Abandoned Behind Bars -- Hurricane Katrina's Prisoners

Amber Mcllwain
Date Published: 
October 17, 2006
Abandoned behind bars — Hurricane Katrina's prisoners
Some good is emerging from a dysfunctional criminal justice system
By Amber McIlwain
WHEN Hurricane Katrina rampaged through New Orleans on August 29 last year, the floodwaters that came with it drowned residential neighbourhoods and swamped the criminal justice system.

Housed at Orleans Parish Prison were 6,500 prisoners left to ride out the storm while the rest of the city fled under the mandatory evacuation order. The prisoners — 60 per cent of whom were held on municipal charges such as unpaid parking fines and public drunkenness, and a third remanded as pre-trial detainees — were abandoned without electricity, food, water and sanitation as contaminated floodwaters rose above 8ft. Twenty-four hours passed before the sheriff gave the go-ahead to evacuate the prison. This took three days. Initially, prisoners were shipped to the interstate overpass where they waited for days in the scorching heat to be transported to other jails around Louisiana. It was then that their fate to took a turn for the worse.

More than a year on, what has happened to the displaced prisoners? The Orleans Indigent Defender Board (now known as Orleans Public Defender (OPD) under new leadership) is responsible for representing all indigent defendants in Orleans Parish. It was already close to breakdown before Katrina struck. Strapped for cash and understaffed, OPD lost 85 per cent of its attorneys, reducing it to a skeleton staff of four attorneys and one investigator because the programme’s primary source of income — traffic fines — ceased to exist in the deserted city. This method of funding is unique to Louisiana and has recently been ruled unconstitutional by two judges in New Orleans who called for emergency funds from the US Justice Department.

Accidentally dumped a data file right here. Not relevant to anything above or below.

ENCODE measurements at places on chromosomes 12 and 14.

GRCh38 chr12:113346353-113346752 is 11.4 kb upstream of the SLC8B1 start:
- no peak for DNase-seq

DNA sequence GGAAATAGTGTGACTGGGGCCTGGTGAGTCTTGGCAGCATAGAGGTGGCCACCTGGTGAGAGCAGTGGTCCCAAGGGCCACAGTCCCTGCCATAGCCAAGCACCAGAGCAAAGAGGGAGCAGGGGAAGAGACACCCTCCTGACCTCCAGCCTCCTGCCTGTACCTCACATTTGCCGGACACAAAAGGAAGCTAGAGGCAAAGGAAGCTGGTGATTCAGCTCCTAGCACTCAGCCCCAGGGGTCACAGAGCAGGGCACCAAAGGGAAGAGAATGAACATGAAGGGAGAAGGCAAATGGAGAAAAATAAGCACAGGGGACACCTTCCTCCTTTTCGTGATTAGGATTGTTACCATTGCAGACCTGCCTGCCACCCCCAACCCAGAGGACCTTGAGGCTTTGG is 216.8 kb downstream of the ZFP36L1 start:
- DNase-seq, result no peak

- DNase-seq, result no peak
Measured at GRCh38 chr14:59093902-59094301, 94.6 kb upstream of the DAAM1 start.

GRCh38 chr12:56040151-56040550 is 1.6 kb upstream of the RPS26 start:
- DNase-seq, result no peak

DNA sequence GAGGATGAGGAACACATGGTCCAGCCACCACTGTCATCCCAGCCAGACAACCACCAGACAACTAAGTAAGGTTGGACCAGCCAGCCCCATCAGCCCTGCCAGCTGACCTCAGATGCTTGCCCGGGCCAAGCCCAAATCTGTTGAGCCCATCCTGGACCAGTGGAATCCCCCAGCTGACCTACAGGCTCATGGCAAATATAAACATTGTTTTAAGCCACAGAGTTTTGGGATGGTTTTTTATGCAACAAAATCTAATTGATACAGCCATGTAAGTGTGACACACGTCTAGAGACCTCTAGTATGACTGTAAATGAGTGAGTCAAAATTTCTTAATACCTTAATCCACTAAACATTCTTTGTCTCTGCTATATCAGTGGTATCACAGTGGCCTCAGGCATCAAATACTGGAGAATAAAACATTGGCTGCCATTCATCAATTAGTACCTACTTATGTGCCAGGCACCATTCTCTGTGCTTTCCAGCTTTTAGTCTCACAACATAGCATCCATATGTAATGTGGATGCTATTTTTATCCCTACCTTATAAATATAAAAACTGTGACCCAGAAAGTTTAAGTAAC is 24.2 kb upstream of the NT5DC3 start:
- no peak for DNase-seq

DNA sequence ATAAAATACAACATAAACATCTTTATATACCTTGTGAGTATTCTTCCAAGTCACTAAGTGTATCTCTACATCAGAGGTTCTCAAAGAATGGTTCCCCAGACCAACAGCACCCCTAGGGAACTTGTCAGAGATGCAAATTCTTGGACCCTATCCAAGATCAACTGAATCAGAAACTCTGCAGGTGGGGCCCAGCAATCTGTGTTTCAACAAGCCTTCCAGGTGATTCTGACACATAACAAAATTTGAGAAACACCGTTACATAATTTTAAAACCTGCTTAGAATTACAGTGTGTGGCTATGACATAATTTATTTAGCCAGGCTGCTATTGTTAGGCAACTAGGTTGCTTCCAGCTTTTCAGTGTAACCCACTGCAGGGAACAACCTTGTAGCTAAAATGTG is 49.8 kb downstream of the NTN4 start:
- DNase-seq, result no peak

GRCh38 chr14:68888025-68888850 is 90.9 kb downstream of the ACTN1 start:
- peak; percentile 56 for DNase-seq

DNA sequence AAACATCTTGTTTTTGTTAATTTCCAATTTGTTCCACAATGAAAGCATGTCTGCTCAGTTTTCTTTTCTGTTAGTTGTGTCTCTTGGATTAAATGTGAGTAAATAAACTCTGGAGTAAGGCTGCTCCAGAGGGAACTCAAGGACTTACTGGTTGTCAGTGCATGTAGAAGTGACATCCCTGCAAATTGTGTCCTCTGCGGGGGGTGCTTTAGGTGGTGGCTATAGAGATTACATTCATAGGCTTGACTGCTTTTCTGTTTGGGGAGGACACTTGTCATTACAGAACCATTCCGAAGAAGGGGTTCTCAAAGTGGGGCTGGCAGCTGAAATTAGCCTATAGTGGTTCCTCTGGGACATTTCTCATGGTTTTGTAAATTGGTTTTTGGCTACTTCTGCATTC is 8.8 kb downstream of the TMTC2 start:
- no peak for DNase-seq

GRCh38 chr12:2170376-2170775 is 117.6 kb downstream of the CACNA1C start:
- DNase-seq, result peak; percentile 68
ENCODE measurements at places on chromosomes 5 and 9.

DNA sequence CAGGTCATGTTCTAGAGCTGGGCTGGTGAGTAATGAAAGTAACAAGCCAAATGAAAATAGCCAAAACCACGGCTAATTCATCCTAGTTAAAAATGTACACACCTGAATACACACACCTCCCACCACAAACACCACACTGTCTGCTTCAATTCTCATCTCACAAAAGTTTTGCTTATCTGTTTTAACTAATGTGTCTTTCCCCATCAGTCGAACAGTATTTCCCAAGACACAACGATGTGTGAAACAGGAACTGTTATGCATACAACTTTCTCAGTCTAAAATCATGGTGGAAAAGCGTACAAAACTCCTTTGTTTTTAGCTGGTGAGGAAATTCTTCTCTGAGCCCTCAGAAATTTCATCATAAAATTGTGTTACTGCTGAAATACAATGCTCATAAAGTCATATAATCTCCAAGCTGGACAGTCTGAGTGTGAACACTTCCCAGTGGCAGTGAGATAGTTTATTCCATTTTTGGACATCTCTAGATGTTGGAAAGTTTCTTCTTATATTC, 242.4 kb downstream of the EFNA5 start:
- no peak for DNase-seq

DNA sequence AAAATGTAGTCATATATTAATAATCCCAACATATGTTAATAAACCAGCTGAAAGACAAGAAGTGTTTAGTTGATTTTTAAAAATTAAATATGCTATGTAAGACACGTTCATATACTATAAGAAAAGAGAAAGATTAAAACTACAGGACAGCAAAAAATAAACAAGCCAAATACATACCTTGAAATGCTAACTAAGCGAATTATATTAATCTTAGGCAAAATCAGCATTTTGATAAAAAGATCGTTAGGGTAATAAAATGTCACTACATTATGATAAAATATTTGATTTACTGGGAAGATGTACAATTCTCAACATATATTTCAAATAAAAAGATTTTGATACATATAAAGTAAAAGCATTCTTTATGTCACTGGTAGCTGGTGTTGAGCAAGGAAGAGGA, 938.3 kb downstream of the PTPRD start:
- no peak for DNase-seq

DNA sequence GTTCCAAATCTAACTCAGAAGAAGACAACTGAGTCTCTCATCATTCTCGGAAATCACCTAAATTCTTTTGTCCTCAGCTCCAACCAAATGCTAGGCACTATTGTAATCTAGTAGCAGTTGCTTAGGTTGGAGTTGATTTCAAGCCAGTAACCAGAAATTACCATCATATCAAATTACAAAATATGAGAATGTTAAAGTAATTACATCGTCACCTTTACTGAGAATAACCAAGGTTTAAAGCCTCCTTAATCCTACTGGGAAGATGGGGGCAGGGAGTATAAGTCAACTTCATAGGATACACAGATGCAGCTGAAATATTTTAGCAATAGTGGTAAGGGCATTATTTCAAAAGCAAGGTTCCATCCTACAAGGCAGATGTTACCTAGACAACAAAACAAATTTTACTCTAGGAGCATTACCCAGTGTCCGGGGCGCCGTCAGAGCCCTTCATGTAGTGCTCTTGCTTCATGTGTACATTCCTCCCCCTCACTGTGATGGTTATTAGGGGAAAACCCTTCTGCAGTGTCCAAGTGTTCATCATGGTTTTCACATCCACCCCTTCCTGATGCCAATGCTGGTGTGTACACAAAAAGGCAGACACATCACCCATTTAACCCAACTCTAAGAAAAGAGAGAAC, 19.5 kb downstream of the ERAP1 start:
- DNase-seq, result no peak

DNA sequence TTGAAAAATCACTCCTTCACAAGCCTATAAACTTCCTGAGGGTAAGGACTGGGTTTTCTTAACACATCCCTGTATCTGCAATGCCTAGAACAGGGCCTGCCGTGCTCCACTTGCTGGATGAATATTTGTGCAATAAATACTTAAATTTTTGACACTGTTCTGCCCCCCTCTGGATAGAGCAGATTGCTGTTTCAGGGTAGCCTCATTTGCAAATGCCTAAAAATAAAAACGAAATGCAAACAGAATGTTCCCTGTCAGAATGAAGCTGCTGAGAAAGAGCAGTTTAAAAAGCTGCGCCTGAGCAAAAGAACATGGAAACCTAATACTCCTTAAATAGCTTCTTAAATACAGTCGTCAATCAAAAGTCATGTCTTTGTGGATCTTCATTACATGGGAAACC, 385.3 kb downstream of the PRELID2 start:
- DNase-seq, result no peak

The lack of resources meant that a few public defenders and a consortium of volunteer attorneys had the task of trying to locate thousands of displaced prisoners. Twelve months on and hundreds of prisoners still remain incarcerated, having already greatly exceeded what they would have served had they pleaded or been found guilty, but more disturbing is that most have not even been charged yet. This brand of justice has been described by Neal Walker, director of the Louisiana Capital Assistance Centre in New Orleans, as “Bayou Guantanamo”. The reason for such extreme delay is because there were no consistent prisoner records or case management systems to track their cases. Part of the problem is the large gap in the representation of indigent defendants in New Orleans. Poor defendants will have a public defender at their first appearance, but it is simply pro-forma and done en masse. A bond will be set, which most defendants cannot afford, so they will be sent back to jail until the district attorney decides whether to charge within 45 days for a misdemeanour, or up to 60 days for a felony. Until formal charges are brought, defendants are no longer represented unless they have the money to hire a private attorney. As a result, most prisoners in OPP were unrepresented when Katrina hit and were left to languish in jail while attorneys sought to identify and locate their clients to seek their release.